Blue vs. White: Obama's handling of Syria
On Syria, Obama offers substance, not style
Published: Friday, September 20, 2013
Updated: Tuesday, September 24, 2013 19:09
All of a sudden, it seems, resolution is more in vogue than solutions.
That is, it would seem so to you, as it has to me, if you’ve been following this Syria thing. The president, many contend, has “pivoted”, acting with, if I might paraphrase, an amateurish lack of forethought and careful planning, because the events of the past few weeks look like some sort of lack of leadership from the White House.
I’m all about careful planning and foresight as you can realistically be these days, but I can’t get behind this hatred of “pivoting”. I mean, honestly, do we want a President that doesn’t know how to move under pressure?
Let me relate a bit of what Andrew Sullivan has to say on this matter, because I think he’s got most of this right. I’ll paraphrase his thoughts briefly, though they appeared in his piece on The Dish on September 12. Sullivan suggests Obama was eyeing the long-game on this one, letting the Russian leader, with his last minute weapons deal, preen his diplomatic success worldwide (and notably in a New York Times op-ed that was widely condemned) while simultaneously handing symbolic responsibility over to Russia for the ongoing conflict. Sure, Putin’s stopped a US military strike and brokered the removal of the weapons with Obama, but surely he must now take responsibility for any future catastrophes. Especially after that ridiculous op-ed; if you haven’t read it yet, go read it now; it’s worth a laugh, even if it is a sardonic one at the audacity of a Russian autocrat lecturing the US on democracy. But, bottom-line, Sullivan suggests that this has all been a part of, if not a master plan, then at least a masterstroke, of international diplomacy.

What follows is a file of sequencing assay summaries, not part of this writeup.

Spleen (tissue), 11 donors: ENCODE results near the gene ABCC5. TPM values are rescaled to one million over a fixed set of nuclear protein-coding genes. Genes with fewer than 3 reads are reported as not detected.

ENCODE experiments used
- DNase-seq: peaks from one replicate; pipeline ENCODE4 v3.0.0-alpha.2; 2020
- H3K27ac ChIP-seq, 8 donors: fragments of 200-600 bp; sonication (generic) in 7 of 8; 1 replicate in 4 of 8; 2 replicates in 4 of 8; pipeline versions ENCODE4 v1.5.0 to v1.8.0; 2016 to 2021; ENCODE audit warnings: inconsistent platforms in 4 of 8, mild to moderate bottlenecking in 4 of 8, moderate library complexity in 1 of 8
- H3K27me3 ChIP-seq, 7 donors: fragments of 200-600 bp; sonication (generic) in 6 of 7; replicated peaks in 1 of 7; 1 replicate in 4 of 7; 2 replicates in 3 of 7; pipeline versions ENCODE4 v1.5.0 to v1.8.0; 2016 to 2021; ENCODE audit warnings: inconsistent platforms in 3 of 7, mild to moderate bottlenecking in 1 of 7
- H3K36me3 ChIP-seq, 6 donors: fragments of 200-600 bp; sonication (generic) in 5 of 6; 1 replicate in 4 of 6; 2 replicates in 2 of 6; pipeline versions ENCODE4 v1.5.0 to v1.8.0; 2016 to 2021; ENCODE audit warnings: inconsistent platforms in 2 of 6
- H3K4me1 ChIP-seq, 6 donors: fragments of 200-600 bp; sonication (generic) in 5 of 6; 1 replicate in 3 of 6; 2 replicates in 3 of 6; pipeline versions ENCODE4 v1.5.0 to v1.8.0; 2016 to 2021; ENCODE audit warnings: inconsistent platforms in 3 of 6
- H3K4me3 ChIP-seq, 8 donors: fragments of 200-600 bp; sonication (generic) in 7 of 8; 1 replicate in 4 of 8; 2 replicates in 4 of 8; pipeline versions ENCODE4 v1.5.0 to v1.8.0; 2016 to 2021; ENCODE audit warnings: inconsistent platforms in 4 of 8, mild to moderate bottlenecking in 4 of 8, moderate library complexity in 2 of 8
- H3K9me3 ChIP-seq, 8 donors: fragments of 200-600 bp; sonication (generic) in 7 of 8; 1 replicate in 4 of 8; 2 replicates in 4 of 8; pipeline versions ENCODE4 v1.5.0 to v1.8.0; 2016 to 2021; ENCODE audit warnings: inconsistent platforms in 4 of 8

I don’t even think you have to go that far to find a win in here for Obama; and let’s be clear, though you probably know this already if you don’t watch Fox News - a win for Obama is a win for us, and forcing a despotic regime to not only admit it has stockpiles of deadly Sarin gas but to also agree to turn it over to international control is a definite win. Even Fox News chief Roger Ailes knows it; it has been reported that, if he were President - put aside for a second the desperate, apocalyptic imagery that thought brings up - he’d get Putin in a room and offer him all the credit for a deal, any deal, because “instead of looking for one huge deal that settles everything, you take a piece of the problem and solve it. Give an incentive for good behavior. Show the other guy his self-interest. Everybody has an ego. Everybody needs dignity. And what does it cost? You get what you want you give up nothing.” I didn’t make that up, it’s in his book.
And Roger Ailes is right! You’re seeing apocalyptic imagery again, I know, but consider the Syria deal rationally for a second. It was not a few weeks ago that we were on the brink of another, if limited, military action in the Middle East. Whatever you think about the justice of such a strike, it was very likely going to happen. And now we have the first signs that disarmament of a massive stockpile of deadly gas may be under way. What did we give up besides, as the President put it recently, a few “style points”?
Sure, some will point out that the President’s style “seemed” a bit incoherent, or at least a little improvised, but you might be able to guess by my emphasis what the key word in that thought might be. It is absolutely true that this deal was precipitated by a stray comment from Secretary of State John Kerry, who suggested absurdly that the Syrian mass-murderer might unilaterally decided to disarm. But it is also true that the entire deal came of that. We won’t know for some time what the internal deliberations were like, but we can see that the President managed to take a gaffe and, with the help of Putin, make some pretty serious headway with it, all while de-escalating an impending military strike. Not bad, I’d say. And a bit better than the alternative, imaginary, steadfast President X, who presumably would have spurned the Russian offer and stuck to his guns and his rhetoric. But that’s just a ridiculous hypothetical; can you really imagine a President like that?